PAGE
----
Excellence is a slippery slope. As leaders, the balance of authenticity and excellence is a delicate one. In this episode, Jonathan Pearson and Dustin Bates talk about how excellence is the new standard and how we can balance it with authenticity.
Want to change the whole world with small, bite-sized steps? Affirm people. We’re starving for it. We live in a highly critical age when civility has been replaced with sharp-tongued sarcasm. We celebrate witty criticism far more than we celebrate affirmation, but affirming people is a missing ingredient to deeper relationships, mutual emotional healing, and basically, a better world all the way around.
William Blake said, “The true method of knowledge is experiment.” Experimenting in a variety of activities can help you to find your areas of strength. The key is to participate in the activities you enjoy, have a passion for, and that pull at your deepest heartstrings. You should play or work in a variety of areas until you begin to see the activities or tasks which come easier and more natural to you. When you begin to find your areas of strengths then concentrate your time on them. Allow the power of experimenting to direct you toward your personal strengths. In Now, Discover Your Strengths, Donald O. Clifton said this about experimenting until you begin to identify your areas of strengths:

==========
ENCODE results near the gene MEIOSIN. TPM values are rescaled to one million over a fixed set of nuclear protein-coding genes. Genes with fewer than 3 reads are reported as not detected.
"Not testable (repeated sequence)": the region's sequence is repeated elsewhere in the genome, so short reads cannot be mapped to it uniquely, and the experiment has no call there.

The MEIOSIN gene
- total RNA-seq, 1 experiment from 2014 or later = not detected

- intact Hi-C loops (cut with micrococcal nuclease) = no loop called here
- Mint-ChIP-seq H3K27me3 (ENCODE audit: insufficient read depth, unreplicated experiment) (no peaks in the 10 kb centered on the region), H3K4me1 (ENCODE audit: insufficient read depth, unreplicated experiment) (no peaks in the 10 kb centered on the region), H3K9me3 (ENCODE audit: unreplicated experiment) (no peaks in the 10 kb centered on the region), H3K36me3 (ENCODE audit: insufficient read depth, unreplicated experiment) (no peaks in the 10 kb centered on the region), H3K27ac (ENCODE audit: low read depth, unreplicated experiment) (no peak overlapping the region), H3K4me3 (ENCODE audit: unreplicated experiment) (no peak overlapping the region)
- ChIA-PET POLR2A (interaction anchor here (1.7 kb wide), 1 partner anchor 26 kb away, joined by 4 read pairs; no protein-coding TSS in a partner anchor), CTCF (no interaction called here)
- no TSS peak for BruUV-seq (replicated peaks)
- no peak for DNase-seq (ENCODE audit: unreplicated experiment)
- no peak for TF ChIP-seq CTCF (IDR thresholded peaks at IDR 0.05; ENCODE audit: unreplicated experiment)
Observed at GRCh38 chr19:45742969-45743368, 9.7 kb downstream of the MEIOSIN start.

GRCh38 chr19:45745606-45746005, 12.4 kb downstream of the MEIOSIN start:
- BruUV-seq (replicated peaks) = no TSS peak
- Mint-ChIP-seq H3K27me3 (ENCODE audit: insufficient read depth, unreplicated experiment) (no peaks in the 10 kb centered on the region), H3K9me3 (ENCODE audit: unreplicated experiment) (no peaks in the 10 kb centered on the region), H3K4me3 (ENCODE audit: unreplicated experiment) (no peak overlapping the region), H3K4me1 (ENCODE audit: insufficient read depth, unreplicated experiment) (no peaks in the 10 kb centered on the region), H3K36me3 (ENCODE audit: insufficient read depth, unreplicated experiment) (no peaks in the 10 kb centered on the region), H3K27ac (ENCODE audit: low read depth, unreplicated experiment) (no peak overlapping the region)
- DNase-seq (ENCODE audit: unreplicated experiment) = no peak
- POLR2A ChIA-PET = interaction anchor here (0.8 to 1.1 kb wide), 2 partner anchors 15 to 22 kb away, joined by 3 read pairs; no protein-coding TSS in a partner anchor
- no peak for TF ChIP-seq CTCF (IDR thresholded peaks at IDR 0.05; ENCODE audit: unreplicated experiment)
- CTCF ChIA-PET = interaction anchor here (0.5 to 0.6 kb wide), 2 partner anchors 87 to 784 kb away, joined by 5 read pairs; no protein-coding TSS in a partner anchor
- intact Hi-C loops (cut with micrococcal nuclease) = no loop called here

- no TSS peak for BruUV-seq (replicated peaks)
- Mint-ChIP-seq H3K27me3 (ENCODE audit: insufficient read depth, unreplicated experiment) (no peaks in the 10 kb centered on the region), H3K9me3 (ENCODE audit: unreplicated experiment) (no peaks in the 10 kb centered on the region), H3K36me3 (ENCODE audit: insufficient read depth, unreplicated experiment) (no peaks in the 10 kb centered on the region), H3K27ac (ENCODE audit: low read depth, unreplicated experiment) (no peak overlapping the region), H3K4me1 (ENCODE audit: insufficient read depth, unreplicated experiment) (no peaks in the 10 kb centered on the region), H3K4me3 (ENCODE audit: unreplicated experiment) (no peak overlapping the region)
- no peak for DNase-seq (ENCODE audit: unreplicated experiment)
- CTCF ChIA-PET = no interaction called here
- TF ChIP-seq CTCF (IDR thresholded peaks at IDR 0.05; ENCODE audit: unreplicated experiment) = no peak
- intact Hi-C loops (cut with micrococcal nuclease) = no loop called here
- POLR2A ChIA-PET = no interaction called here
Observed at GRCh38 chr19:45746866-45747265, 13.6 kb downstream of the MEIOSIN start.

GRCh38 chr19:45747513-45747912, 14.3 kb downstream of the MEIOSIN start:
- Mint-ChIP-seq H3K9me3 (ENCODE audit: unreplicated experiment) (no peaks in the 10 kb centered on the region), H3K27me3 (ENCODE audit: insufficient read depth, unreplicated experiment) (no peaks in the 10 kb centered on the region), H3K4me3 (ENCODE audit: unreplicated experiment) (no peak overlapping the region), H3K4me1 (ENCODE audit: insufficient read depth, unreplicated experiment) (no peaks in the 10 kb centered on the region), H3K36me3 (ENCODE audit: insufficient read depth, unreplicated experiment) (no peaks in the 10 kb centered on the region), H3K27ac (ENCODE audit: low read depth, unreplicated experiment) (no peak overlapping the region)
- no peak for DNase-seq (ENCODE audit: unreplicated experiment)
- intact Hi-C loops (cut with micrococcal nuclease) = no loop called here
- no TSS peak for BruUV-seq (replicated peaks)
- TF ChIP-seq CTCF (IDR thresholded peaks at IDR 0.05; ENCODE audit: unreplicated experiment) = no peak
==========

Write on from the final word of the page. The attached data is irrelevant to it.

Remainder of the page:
I love Evernote. Does it have it’s share of confusion and hiccups? Sure. However, Evernote is still my digital brain. It holds everything for me from preaching notes, this blog post, take out menus, and Ebooks. It’s important to me and I have no idea what I’d do without it. I really wouldn’t like to find out either.
Relationships are key. For young leaders, relationships with those that lead us can determine our success or failure pretty quickly. In this edition of the podcast, Jonathan Pearson and guest Tim Peters talk about building relationship equity and building influence through relationships.